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August 15, 2017 Articles

Tips to Mitigate the Risk of a Cybersecurity Breach

By Jonathan E. DeMay, Diana Gurfel Shapiro, and Evan M. Kwarta

Airlines increasingly integrate and use data from transaction systems, websites and mobile applications, email, flight, and operations, to personalize offers to customers, increase customer loyalty, and improve operations and safety. In short, airlines increasingly use data as a strategic asset for competitive advantage.

Yet, the collection of data also presents significant risks. Cybersecurity experts generally agree that it is not a question of if a company will be the victim of a data breach but, rather, when such a breach will occur. A data breach can result in state and federal regulatory exposure, consumer class action litigation, shareholder derivative and securities litigation, operations disruptions, reputational damage, significant remediation costs, and loss of value. While a company will never eliminate the risk of a data breach, companies should proactively address cybersecurity to mitigate this risk.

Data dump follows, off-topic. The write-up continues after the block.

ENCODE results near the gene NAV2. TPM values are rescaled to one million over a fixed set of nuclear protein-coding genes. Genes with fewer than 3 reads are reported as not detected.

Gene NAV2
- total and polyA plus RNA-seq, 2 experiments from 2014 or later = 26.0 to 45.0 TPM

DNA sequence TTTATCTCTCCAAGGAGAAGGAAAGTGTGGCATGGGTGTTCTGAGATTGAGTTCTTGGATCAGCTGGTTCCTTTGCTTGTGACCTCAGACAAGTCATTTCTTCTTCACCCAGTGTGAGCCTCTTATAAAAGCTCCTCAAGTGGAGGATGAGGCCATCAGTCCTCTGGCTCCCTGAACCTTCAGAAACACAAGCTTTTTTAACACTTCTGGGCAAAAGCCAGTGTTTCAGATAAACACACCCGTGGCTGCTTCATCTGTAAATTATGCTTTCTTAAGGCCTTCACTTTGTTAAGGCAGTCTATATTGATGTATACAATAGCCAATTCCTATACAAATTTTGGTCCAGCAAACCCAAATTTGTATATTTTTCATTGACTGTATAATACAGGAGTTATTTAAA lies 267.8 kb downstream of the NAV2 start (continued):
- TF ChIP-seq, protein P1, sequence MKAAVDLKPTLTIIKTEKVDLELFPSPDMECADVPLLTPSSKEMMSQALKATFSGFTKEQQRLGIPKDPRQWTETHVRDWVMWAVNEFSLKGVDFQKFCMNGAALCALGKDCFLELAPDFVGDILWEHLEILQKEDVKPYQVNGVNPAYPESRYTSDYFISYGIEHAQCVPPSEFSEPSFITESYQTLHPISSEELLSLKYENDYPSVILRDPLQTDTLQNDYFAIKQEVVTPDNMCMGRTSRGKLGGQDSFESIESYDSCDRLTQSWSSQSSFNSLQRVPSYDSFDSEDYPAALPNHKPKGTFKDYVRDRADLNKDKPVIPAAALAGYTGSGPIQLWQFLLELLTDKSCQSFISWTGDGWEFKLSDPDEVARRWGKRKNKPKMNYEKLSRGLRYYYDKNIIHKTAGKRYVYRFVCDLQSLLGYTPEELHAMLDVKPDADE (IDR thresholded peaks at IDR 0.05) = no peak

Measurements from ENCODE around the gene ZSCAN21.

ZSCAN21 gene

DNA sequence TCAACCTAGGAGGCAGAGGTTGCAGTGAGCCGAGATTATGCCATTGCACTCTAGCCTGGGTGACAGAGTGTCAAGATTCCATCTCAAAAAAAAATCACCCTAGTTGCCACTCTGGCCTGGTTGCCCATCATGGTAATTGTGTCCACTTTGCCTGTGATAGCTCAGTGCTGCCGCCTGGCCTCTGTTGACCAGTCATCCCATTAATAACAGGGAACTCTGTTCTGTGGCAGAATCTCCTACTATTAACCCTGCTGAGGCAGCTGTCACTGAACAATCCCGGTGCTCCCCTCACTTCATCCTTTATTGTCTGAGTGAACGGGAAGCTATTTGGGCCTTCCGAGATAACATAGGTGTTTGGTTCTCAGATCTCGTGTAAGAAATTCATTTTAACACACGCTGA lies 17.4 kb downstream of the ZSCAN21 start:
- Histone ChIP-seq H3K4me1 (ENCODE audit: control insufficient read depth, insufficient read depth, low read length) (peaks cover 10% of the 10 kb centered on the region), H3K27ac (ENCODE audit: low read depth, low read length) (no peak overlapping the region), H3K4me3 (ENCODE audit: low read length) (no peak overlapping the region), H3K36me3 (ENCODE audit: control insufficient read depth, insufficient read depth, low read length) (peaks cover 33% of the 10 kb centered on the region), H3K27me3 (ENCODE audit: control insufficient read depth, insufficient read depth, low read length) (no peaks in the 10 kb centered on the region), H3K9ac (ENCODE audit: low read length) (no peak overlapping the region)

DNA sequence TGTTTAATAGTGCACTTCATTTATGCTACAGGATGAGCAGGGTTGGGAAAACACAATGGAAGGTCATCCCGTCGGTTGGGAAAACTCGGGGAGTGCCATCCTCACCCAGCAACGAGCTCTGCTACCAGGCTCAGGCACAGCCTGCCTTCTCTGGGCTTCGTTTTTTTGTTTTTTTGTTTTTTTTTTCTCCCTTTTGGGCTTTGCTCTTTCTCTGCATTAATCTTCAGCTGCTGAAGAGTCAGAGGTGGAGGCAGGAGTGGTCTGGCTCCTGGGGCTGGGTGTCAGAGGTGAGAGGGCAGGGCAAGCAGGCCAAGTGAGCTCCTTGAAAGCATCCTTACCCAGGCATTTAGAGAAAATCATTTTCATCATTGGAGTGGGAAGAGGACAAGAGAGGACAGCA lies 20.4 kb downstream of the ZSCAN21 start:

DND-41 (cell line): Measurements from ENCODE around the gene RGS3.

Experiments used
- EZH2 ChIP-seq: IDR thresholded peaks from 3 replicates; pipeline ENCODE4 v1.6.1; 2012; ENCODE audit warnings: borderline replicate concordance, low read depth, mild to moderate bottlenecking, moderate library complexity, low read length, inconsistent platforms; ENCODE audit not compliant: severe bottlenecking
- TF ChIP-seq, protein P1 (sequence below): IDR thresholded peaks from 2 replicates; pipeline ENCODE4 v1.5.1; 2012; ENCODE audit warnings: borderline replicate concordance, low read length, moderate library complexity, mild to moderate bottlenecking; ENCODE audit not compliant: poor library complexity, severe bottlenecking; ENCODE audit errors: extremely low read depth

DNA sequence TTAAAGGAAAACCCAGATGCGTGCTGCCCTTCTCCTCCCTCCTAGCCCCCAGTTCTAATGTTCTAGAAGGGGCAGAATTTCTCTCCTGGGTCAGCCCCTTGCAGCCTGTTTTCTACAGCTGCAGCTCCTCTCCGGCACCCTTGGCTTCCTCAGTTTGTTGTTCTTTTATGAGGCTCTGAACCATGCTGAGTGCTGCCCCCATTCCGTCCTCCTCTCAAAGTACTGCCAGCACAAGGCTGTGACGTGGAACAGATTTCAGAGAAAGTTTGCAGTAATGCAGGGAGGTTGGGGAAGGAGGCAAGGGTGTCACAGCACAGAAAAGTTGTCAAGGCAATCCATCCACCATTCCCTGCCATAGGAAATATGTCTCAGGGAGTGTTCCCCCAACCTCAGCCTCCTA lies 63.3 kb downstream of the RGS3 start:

In this context, airline cybersecurity preparedness has been subject to heightened scrutiny. On August 16, 2016, U.S. Senators Edward J. Markey and Richard Blumenthal, members of the Senate Commerce, Science, and Transportation Committee, wrote letters to 13 airlines relating to several cybersecurity issues, including the “resilience” of the airlines’ information technology (IT) systems. The senators encouraged airlines to ensure that their “IT systems have the appropriate safeguards and backups in place to withstand power outages, technological glitches, cyber-attacks, and other hazards that can adversely affect IT systems.” They asked airlines to “explain what protections you have in place to protect your airline’s IT systems from . . . cyberattacks.” They also noted that “[r]ecent reports suggest that some airlines have aging, complex IT systems,” and they asked each airline to “describe the state of [its] IT system and what specific steps are being taken to modernize it, if needed.”